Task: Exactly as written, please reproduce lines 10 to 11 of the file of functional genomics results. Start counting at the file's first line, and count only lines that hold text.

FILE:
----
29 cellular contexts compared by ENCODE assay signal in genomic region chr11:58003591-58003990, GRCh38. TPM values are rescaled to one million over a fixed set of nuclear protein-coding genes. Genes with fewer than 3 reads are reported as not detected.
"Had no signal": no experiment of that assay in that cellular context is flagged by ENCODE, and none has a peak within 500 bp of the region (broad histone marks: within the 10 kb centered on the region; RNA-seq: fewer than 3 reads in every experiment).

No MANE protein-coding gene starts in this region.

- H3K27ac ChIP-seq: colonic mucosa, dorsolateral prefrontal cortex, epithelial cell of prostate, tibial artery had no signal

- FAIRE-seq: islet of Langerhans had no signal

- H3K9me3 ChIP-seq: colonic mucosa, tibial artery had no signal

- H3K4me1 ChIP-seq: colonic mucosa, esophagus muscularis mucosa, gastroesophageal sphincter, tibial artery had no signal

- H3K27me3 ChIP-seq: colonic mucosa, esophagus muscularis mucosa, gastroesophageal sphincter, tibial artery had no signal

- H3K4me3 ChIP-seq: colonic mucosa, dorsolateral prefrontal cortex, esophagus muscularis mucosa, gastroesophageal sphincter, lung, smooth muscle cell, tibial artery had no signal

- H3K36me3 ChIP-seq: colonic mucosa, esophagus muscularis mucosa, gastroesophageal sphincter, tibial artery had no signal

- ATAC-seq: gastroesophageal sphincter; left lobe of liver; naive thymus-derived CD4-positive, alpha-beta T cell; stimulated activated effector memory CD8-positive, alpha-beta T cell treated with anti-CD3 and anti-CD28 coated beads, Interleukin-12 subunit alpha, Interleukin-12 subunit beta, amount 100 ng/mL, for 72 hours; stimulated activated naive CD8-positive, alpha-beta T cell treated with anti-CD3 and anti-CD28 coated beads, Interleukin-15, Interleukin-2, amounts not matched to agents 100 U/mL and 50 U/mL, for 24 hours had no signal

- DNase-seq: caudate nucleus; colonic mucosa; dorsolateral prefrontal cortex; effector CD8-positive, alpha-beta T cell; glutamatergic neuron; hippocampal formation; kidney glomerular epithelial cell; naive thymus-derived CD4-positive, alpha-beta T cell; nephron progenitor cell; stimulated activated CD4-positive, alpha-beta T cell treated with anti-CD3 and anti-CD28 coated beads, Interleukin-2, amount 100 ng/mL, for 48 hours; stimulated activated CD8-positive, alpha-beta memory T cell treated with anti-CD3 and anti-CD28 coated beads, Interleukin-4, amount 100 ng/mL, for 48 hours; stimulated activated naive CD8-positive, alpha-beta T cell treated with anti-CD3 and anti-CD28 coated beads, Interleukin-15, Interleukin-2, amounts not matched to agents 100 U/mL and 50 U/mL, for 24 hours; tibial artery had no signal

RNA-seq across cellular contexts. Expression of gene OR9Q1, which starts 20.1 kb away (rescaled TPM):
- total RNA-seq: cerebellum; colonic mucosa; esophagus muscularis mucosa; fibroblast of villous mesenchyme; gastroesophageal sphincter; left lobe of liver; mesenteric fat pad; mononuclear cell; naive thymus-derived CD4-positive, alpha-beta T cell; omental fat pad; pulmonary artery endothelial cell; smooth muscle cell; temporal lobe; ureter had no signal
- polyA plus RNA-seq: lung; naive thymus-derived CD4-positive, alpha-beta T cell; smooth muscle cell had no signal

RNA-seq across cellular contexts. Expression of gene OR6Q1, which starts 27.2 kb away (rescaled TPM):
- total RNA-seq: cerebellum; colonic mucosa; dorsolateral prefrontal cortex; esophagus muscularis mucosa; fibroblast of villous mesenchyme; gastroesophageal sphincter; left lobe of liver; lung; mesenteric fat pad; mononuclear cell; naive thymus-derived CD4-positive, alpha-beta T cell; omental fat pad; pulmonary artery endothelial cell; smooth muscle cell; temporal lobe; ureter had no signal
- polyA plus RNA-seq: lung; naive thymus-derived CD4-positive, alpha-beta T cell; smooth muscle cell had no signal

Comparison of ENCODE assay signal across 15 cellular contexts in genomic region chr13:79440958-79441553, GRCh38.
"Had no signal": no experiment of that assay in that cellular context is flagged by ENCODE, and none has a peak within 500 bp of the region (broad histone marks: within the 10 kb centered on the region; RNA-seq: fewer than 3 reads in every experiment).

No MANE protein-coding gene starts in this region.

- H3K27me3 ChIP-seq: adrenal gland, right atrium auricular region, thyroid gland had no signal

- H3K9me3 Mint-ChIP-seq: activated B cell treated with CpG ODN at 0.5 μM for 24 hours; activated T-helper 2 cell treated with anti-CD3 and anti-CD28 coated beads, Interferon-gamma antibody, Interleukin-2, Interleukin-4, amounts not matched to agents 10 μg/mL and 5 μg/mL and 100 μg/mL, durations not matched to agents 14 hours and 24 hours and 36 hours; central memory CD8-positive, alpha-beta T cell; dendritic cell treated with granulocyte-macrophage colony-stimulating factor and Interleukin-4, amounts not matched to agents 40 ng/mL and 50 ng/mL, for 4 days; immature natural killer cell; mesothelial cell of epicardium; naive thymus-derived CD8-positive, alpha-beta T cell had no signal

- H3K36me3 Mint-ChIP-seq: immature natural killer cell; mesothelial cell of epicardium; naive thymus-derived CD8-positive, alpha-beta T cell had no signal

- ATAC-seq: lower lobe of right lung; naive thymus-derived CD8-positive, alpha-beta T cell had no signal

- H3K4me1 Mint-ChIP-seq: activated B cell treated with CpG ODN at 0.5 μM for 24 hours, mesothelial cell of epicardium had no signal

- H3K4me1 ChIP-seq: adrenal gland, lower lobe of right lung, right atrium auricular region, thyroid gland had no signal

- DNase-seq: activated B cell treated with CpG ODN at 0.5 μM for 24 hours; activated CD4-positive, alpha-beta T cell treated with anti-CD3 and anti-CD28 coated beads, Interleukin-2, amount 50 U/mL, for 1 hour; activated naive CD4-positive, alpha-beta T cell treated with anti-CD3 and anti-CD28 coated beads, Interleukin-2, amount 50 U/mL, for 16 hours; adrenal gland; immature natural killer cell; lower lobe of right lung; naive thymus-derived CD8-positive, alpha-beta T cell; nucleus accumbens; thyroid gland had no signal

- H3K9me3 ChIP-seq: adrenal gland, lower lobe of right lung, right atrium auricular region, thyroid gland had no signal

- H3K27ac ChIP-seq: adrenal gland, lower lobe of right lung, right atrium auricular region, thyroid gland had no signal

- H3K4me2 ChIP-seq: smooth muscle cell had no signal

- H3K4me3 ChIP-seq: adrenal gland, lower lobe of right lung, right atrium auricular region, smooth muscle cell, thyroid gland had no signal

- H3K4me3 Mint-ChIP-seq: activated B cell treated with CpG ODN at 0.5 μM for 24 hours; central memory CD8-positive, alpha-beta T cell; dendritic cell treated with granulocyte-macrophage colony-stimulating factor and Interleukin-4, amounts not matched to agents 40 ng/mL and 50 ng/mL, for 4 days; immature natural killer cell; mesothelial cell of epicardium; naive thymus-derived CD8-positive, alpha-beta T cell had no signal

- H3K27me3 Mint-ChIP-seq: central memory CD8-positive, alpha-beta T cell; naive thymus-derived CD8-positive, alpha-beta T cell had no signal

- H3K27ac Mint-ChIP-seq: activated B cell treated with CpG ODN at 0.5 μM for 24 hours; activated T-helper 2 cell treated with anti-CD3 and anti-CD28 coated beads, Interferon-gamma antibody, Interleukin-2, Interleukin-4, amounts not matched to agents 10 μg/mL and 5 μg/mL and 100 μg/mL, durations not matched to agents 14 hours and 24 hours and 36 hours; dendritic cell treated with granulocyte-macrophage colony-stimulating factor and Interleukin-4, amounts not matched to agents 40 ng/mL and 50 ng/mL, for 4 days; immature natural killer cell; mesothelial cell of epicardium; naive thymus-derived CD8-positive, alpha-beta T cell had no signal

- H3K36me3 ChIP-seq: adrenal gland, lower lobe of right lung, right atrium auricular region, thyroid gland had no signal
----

- H3K36me3 ChIP-seq: colonic mucosa, esophagus muscularis mucosa, gastroesophageal sphincter, tibial artery had no signal

- ATAC-seq: gastroesophageal sphincter; left lobe of liver; naive thymus-derived CD4-positive, alpha-beta T cell; stimulated activated effector memory CD8-positive, alpha-beta T cell treated with anti-CD3 and anti-CD28 coated beads, Interleukin-12 subunit alpha, Interleukin-12 subunit beta, amount 100 ng/mL, for 72 hours; stimulated activated naive CD8-positive, alpha-beta T cell treated with anti-CD3 and anti-CD28 coated beads, Interleukin-15, Interleukin-2, amounts not matched to agents 100 U/mL and 50 U/mL, for 24 hours had no signal